Celebrities shone as ‘birkebeiners’

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Crown Prince Haakon was among the locally well-known Norwegians to complete the tough Birkebeiner ski race over the weekend, along with former Foreign Minister Jonas Gahr Støre and violinist Arve Tellefsen. The crown prince, age 41, skied the 54-kilometer (32-mile) course in what sports commentators called an “impressive” three hours, 36 minutes and 12 seconds.

Crown Prince Haakon finished the 54-kilometer-long Birkebeiner race in just over three-and-a-half hours. He was one of more than 10,000 skiers taking part in the annual race over the mountains. PHOTO: Geir Olsen/Birken

Crown Prince Haakon (at right, in red) finished the 54-kilometer-long Birkebeiner race in just over three-and-a-half hours. He was one of more than 10,000 skiers taking part in the annual race over the mountains. PHOTO: Geir Olsen/Birken

The heir to the throne of Norway was skiing in Birkebeiner for the first time in the age class 40-44 years, and his finishing time was low enough to qualify for the coveted merke that’s won with a good result. Crown Prince Haakon said he was happy with both his own performance and the race itself, which took place under clear sunny skies and near perfect conditions.

“The Birkebeiner race as an event is great, and not least the contribution made by all the volunteers who make sure the race is held year after year,” Haakon said after he’d crossed the finish line.

Former Foreign Minister Jonas Gahr Støre, who now leads the opposition in Parliament, was proud to call himself a "birkebeiner" after taking part for the first time. PHOTO: birken.no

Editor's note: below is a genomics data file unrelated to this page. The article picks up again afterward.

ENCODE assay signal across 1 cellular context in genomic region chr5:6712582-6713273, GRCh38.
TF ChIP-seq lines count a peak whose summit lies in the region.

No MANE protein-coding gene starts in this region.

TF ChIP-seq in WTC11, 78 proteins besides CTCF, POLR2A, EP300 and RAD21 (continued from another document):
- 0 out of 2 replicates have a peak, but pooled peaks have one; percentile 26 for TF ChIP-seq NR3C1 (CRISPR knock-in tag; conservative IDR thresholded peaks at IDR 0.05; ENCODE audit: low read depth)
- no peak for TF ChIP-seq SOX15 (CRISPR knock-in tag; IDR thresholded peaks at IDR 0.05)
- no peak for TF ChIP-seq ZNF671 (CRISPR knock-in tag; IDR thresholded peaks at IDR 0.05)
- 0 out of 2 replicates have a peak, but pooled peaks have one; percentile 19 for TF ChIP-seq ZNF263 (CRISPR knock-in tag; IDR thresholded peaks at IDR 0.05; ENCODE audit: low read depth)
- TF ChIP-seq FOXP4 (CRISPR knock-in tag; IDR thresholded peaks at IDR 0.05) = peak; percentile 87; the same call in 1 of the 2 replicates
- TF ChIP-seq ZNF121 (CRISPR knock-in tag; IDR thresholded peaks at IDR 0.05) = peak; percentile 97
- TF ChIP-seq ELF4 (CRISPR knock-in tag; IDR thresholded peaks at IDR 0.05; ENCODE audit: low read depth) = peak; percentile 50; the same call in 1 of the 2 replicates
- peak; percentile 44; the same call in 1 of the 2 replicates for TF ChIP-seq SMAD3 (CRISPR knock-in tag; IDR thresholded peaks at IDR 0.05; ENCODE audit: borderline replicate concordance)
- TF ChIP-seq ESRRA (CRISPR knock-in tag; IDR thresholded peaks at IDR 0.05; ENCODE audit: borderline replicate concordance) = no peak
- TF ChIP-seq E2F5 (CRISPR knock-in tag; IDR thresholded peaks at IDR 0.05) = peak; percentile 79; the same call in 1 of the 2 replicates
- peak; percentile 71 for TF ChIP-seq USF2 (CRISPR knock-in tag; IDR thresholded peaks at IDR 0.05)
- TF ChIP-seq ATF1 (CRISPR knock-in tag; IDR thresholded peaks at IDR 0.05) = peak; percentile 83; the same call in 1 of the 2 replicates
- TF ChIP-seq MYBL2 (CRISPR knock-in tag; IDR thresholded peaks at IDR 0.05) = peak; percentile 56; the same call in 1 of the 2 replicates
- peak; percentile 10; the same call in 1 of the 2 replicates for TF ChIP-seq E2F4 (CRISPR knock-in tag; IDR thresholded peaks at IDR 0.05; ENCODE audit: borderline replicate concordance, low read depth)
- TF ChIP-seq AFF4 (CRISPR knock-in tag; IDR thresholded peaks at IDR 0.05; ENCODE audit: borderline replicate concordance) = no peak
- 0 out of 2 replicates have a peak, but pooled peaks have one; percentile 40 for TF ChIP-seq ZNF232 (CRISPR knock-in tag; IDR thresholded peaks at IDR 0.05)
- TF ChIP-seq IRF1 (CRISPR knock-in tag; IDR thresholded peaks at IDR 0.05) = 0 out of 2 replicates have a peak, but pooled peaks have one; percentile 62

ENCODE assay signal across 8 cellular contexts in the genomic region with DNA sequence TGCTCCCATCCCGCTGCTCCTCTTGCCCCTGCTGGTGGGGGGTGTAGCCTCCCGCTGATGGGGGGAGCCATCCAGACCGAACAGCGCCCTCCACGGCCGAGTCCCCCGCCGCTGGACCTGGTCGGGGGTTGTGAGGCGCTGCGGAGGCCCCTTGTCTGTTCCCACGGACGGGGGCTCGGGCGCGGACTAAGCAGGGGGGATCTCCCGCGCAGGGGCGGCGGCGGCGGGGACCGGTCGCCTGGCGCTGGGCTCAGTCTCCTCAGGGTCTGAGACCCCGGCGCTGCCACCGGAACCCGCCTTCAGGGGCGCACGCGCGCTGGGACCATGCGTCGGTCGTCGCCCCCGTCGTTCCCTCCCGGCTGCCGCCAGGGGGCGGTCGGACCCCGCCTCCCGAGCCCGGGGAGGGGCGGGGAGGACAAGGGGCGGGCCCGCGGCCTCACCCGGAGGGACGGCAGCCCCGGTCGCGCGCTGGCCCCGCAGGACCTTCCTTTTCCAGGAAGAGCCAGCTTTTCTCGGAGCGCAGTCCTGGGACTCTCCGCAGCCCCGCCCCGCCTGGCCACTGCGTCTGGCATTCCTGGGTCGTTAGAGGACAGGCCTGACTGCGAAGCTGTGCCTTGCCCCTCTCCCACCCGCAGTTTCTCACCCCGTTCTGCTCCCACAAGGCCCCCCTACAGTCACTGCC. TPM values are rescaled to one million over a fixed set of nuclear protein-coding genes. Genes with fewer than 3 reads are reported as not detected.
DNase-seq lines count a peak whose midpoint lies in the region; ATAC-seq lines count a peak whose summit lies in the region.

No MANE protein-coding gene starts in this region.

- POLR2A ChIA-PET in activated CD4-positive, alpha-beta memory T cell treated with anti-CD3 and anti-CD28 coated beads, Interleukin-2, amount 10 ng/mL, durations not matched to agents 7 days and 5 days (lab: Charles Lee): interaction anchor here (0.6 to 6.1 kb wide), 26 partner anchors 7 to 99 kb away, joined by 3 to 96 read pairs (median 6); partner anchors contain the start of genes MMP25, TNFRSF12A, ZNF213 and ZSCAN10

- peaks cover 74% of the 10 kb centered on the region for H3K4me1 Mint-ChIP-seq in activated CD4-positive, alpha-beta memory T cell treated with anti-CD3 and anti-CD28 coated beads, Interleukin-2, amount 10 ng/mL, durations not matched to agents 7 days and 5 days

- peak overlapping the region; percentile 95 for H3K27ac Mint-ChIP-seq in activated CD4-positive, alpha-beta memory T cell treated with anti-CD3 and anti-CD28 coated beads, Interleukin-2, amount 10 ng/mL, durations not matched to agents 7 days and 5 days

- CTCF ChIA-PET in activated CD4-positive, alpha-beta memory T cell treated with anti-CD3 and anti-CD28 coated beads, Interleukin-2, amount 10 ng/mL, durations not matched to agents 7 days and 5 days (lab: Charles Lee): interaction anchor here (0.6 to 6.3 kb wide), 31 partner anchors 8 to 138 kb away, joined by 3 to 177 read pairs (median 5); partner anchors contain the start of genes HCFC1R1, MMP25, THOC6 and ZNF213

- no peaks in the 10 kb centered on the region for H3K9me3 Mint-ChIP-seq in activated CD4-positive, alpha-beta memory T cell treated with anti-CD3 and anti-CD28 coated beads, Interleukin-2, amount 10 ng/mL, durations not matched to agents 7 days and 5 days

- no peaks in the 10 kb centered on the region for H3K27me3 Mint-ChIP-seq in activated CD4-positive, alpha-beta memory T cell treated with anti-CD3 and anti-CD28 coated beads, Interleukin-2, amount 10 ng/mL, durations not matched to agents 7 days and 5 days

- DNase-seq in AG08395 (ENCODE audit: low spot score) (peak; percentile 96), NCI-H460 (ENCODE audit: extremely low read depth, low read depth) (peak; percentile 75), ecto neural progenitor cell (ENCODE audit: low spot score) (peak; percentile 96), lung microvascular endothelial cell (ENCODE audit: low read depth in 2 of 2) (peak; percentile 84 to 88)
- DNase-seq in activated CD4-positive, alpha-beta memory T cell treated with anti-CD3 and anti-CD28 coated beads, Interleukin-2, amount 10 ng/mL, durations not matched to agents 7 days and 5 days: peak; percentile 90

Former Foreign Minister Jonas Gahr Støre, who now leads the opposition in Parliament, was proud to call himself a “birkebeiner” after taking part for the first time. PHOTO: birken.no

The race, which runs over the mountains from Rena to Lillehammer, has a long history and attracts thousands of racers every year. The numbers were down markedly this year, with 12,877 registered, 10,683 actually showing up to start and 10,542 finishing the race. That compares to around 17,000 in recent years, but organizers claimed they were satisfied and could boast that new records were set for both the men and the women.

Star skier Therese Johaug was the fastest woman with a time of two hours, 41 minutes and 46 seconds, while Petter Eliassen won the men’s elite category with a time of just two hours, 19 minutes and 28 seconds. Martin Johnsrud Sundby, who won the overall World Cup in cross country skiing this year, placed second, 10 seconds behind Eliassen.

Støre, the former foreign and health minister who now heads the Labour Party with a seat in Parliament, could also call himself a “birkebeiner” for the first time but missed out on winning the merke by three minutes. He finished the course in three hours, 48 minutes and 57 seconds in the age class 55-59.

“It feels really important to be able call myself a birkebeiner,” Støre told the event’s own website, birkebeiner.no. He said he’d never skied quite that far before, although he does regularly take part in another race that’s 45 kilometers long. “I could tell this was longer, I got cramps several times along the way,” he said. He was glad his friend the crown prince did so well, saying he thinks that will help motivate others to get out and ski or exercise.

The race is known for attracting high-profile business executives, and among those doing well were Knut Beck Engrebretsen of Aker Solutions (2:42:49), Fast founder John Markus Lervik (2:48.45), the Norwegian Red Cross’ finance director Lars Atle Holm (2:56:30) and Det Norske Oljeselskap’s chairman Sverre Skogen (3:10:03).

Chess master Simen Agdestein also skied the race (3:40:47) as did NRK Chairman Birger Magnus (3:44:08) and the editor of newspaper Dagens Næringsliv (DN) Amund Djuve (3:37:12). Abid Raja of the Liberal Party finished the race in four hours 31 minutes and 22 seconds, while violinist Arve Tellefsen, competing in the age class 75-70, skied the 54 kilometers in six hours, 44 minutes and 23 seconds.

The oldest participant was 91-year-old Birger Brandsæter, who raced for the 39th time and finished in six hours and 14 seconds. His scored his best time in 1973, when he finished after just three hours and 53 minutes.

newsinenglish.no/Nina Berglund